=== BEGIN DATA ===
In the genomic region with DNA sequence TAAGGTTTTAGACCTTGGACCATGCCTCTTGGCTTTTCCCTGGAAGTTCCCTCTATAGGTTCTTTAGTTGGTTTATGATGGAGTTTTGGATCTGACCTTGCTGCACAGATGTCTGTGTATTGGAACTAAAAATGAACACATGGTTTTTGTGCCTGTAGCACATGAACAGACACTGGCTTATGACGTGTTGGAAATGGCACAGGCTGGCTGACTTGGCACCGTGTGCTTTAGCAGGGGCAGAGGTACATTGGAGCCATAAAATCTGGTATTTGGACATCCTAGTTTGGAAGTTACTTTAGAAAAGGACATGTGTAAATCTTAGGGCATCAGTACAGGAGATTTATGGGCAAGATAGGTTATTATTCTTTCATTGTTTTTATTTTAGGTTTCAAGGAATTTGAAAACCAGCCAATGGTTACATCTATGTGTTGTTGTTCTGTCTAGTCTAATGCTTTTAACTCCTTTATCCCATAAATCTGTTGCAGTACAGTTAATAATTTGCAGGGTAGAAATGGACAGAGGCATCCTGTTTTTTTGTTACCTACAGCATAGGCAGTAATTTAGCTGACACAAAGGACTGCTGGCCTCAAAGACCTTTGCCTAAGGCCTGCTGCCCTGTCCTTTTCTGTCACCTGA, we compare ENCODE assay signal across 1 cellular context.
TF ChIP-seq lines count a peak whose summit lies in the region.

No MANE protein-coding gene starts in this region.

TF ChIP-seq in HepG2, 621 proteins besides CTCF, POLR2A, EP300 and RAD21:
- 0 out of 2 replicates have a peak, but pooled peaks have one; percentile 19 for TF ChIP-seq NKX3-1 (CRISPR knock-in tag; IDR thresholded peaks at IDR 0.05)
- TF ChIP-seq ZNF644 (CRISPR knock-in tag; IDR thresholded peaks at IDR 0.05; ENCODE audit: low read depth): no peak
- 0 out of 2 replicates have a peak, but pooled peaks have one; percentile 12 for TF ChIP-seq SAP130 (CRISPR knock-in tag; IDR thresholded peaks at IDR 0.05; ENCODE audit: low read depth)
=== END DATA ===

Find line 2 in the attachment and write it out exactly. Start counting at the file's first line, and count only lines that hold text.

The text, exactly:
TF ChIP-seq lines count a peak whose summit lies in the region.